KENNEWICK — It took more than four years and a whole lot of wrangling, but retired judge Fred Staples' petition drive to have Benton County voters decide if Kennewick should be the county seat will be on the Nov. 2 ballot.
County commissioners agreed Monday to put the question on the ballot after finding Staples had presented enough petition signatures. Commissioners Jim Beaver and Max Benitz Jr. supported the resolution, with Leo Bowman out of town on county business.
The ballot proposition, which will be titled "Removal of County Seat," will ask voters if Kennewick should replace Prosser as the seat of county government.
Staples filed 23,633 signatures on his petitions, which was well over the 13,684 needed to qualify for the ballot. State law required valid signatures equal to at least one-third of the number of votes cast in the November 2009 election, when 41,050 votes were cast.
Never miss a local story.
Staples first suggested in 1984 the county seat should move from Prosser to Kennewick because most of the county's employees were working out of Kennewick. But a public vote that year fell short of the required 60 percent supermajority.
Disappointed but not daunted, the retired Superior Court judge redoubled his efforts with a new petition drive in 2006.
Staples, who will write the ballot argument favoring the county seat move, insists relocation is needed because the county seat should be where the population center is in the county. He also says the county seat already has in effect been moved because most county offices are in Kennewick.
"It is vitally important that the people of Benton County have an opportunity to decide where the county seat is going to be located," said Benitz, whose District 2 includes Prosser. He noted that the county seat has been in Prosser for 107 years and that the courthouse is a focus of community pride and listed on the National Historic Register.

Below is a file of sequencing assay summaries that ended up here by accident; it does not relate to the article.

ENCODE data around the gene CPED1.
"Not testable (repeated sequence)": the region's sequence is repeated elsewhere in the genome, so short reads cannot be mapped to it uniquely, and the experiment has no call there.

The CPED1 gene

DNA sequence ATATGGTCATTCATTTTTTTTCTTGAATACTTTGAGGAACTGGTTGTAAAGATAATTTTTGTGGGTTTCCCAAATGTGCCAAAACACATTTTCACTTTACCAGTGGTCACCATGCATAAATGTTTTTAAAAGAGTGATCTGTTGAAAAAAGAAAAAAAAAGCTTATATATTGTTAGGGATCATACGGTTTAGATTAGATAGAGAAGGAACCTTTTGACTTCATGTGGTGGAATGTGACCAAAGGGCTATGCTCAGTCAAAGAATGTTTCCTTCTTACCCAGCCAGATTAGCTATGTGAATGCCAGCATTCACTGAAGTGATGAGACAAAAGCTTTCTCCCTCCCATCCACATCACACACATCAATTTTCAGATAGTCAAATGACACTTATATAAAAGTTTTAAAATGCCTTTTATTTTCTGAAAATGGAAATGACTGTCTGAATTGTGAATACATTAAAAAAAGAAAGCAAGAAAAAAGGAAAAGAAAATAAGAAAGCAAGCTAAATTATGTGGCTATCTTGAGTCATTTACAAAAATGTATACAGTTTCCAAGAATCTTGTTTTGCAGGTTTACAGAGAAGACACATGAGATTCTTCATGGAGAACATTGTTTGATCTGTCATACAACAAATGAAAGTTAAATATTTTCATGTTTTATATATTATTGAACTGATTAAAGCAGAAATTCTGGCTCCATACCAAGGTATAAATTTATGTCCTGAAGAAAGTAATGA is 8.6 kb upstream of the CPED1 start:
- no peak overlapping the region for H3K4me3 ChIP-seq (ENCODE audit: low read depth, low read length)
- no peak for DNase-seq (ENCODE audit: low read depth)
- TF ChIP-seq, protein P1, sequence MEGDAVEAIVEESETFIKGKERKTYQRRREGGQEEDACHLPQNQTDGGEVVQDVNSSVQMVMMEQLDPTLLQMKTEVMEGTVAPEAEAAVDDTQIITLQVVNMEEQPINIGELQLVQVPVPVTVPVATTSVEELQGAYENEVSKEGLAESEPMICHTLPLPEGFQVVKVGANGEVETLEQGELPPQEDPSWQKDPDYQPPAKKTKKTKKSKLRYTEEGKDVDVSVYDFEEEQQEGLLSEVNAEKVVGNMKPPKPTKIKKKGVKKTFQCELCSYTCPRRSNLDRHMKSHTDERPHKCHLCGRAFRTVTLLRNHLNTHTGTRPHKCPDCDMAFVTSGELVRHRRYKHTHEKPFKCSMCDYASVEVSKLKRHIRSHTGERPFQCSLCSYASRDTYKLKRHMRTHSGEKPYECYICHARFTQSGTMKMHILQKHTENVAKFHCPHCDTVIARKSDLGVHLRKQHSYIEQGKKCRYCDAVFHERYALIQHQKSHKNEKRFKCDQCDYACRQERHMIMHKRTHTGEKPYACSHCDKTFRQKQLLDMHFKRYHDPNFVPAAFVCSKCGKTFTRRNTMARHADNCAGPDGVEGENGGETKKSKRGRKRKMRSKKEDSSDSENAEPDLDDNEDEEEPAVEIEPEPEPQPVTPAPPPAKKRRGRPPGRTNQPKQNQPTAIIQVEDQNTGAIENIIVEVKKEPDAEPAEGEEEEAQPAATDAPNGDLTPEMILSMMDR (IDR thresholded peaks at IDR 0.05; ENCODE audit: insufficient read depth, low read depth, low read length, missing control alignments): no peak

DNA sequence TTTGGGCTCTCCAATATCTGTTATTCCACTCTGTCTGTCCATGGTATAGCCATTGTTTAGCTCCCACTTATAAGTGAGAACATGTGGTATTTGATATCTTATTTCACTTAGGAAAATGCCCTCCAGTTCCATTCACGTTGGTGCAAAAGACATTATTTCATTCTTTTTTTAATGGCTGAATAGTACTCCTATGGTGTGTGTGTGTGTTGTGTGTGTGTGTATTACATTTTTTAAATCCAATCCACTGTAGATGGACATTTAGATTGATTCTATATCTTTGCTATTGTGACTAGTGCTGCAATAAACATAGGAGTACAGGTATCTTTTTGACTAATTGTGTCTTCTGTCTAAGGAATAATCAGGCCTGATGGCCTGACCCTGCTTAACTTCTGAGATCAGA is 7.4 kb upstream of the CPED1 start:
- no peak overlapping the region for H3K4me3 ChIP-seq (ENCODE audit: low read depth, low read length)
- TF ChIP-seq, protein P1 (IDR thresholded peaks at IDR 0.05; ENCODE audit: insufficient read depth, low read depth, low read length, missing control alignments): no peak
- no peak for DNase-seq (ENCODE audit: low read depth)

Commissioners have hired a consultant from Seattle to prepare a cost analysis on what the financial impact would be of moving the county seat. The analysis, which is required by law, will consider the cost for the county, the cities of Prosser and Kennewick, and the financial effect on county employees who will see their place of employment move 36 miles to Kennewick.
The county sheriff, assessor, auditor, treasurer and clerk maintain offices in Prosser at the courthouse complex, while also keeping offices at either the county annex on Canal Drive in Kennewick or at the Benton County Justice Center on Grandridge Boulevard.
A League of Women Voters study done in 2008 found that about 80 percent of the county's employees were working in Kennewick.
Benitz said at a commission meeting in March that even if all the county offices in Prosser moved to Kennewick the county would have to maintain the courthouse as a public building.
County Administrator David Sparks told commissioners last month when they were choosing a consultant to help them answer questions about relocating the county seat that this was a first in Washington. "We know of only one other county in the nation that has done this, and it's in Georgia," he said.
The consultant, Entrix, expects to have its report ready for the commissioners in mid-August. It also will prepare a voters pamphlet with answers to frequently asked questions about the issue.